VoIP: Coder Decoder

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If you want to know how a voice produced by a codec sounds like, you can listen to a 8 Kbps mono WAV, which can be downloaded from http://www.signalogic.com/index.pl?page=codec_samples. Question often asked when using this service is how much bandwidth is cunsumed. When idle, the system does not need large amount of bandwidth, but when you communicate, the bandwidth needed could be as big as 32 kbps up and 32 kbps down per channel (1 communication session), depending which codec is being used.

There is a number of codecs used:

Codec Bandwidth consumption
GIPS 13.3 Kbps or higher
GSM 13 Kbps (full rate), 20 ms frame size
iLBC 15 Kbps, 20 ms frame size, 13.3 Kbps, 30 ms frame size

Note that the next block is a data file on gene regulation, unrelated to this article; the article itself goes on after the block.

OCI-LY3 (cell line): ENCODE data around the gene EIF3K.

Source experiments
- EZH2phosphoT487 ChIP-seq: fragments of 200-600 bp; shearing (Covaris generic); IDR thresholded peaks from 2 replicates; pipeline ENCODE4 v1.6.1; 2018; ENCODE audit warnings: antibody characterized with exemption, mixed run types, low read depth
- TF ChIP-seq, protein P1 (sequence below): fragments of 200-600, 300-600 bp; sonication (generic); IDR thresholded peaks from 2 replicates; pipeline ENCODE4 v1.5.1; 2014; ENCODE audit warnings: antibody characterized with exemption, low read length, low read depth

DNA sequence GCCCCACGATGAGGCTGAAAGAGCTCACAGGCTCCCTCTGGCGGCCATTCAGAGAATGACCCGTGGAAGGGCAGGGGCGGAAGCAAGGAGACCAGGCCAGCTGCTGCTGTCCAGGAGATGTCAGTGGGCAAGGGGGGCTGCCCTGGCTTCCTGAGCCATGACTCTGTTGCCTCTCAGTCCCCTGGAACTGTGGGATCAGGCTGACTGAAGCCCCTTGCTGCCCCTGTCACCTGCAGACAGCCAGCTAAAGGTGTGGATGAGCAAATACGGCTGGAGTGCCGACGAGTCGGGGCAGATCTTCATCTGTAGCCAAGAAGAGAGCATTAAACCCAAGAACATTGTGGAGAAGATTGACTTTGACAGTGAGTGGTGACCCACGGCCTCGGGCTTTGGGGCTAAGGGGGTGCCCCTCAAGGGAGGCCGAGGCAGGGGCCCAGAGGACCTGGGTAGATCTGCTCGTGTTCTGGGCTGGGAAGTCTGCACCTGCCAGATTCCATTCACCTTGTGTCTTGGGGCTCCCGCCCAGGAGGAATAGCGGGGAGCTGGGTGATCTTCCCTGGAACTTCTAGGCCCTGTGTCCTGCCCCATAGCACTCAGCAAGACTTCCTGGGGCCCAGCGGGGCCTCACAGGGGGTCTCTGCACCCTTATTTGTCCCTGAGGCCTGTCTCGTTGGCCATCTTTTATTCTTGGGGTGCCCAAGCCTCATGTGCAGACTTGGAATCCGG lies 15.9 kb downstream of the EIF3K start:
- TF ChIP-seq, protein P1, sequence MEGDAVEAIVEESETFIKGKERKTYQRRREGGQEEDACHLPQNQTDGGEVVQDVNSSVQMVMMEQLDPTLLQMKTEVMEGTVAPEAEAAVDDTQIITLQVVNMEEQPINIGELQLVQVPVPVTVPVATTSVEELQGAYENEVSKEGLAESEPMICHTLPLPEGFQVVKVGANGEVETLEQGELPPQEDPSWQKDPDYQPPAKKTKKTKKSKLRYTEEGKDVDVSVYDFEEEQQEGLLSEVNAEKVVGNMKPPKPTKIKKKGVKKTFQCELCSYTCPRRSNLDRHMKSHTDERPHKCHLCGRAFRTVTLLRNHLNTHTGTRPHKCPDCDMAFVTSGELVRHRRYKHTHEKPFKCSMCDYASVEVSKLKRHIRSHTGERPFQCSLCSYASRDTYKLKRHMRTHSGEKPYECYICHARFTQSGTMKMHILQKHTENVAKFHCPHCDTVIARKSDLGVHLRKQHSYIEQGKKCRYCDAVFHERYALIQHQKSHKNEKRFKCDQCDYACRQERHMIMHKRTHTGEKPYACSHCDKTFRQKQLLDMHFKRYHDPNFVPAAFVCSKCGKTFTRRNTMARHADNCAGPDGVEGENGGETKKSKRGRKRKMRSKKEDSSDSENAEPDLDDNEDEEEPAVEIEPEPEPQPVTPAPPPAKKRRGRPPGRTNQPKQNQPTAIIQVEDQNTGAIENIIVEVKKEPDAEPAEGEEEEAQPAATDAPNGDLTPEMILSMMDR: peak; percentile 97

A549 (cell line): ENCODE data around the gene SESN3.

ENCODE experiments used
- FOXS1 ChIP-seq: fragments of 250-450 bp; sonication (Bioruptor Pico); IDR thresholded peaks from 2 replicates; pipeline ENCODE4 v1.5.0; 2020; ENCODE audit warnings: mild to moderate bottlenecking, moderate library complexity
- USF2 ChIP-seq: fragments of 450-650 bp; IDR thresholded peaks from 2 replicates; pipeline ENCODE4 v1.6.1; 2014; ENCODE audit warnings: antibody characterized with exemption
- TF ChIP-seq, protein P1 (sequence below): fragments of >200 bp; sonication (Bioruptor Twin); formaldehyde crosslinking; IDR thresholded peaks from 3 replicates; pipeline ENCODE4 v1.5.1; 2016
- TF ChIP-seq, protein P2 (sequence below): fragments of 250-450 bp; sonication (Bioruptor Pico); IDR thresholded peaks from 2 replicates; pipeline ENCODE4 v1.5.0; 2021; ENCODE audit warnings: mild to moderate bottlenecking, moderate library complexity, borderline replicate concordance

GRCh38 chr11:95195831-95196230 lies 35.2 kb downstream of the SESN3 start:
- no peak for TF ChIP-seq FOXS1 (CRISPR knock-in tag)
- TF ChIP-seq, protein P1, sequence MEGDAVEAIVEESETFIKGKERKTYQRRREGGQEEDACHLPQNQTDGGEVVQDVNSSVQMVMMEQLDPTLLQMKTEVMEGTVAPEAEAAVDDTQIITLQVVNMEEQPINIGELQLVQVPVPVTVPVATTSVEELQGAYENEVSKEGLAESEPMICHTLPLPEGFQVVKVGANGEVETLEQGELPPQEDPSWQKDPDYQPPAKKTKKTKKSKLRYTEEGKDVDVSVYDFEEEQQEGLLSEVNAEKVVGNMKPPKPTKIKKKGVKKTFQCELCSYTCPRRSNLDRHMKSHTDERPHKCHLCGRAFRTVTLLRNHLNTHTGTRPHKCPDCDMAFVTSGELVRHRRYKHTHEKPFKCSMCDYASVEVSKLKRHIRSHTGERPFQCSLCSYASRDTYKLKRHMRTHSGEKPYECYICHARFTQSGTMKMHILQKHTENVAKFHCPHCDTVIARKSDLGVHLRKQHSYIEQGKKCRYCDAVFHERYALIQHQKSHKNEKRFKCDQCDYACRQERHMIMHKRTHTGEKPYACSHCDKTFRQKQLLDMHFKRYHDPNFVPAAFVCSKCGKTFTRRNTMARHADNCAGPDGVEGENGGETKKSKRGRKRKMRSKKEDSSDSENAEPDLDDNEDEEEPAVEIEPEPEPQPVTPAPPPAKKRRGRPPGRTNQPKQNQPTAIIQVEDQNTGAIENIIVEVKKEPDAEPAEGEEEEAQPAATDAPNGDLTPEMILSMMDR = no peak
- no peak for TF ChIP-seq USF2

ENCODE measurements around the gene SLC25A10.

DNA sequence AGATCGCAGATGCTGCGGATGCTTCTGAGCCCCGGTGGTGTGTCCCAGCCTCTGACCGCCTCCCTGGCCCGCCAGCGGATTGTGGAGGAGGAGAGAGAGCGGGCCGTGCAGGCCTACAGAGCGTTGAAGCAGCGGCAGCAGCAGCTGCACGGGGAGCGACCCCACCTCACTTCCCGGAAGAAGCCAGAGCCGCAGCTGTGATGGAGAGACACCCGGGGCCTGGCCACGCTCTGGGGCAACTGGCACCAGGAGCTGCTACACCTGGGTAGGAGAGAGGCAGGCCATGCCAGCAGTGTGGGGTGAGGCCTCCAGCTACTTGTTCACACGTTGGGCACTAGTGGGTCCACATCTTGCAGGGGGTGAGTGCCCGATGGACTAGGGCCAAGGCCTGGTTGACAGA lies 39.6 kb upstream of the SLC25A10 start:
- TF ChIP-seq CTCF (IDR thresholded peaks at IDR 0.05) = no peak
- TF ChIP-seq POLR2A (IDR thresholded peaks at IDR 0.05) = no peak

ITU G.711 64 Kbps, sample-based is also known as alaw/ulaw
ITU G.722 48/56/64 Kbps
ITU G.723.1 5.3/6.3 Kbps, 30ms frame size
ITU G.726 16/24/32/40 Kbps
ITU G.728 16 Kbps
ITU G.729 8 Kbps, 10 ms frame size
Speex 2.15 to 44.2 Kbps
LPC10 2.5 Kbps
DoD CELF 4.8 Kbps

The next question would be which codec is the most suitable for a provider? The answer depends on the amount of bandwidth you have. If you have a maximum bandwidth of 32 Kbps both up and down for a VoIP traffic, it is recommended that you use GSM or iLBC as your codec. On the other hand, if the amount of bandwidth is higher, say, higher than 128 Kbps, you can use G711u (PCMU), which will increase the voice quality in a communication session, with clearer voice and lower delay. Other codec that could produce optimal result is the G.729 Codec. Unfortunately, it is a proprietary codec which is not favourable for those who use open source platform.

The most commonly used codecs are the G.729, GSM, and G.711. Of these, the G.711 is favorable as it delivers good quality in LAN network, GSM is preferred by open source users as GSM is not copyrighted, while many VoIP devices use G.729 for their codec, the one which is copyrighted.

Pranala Menarik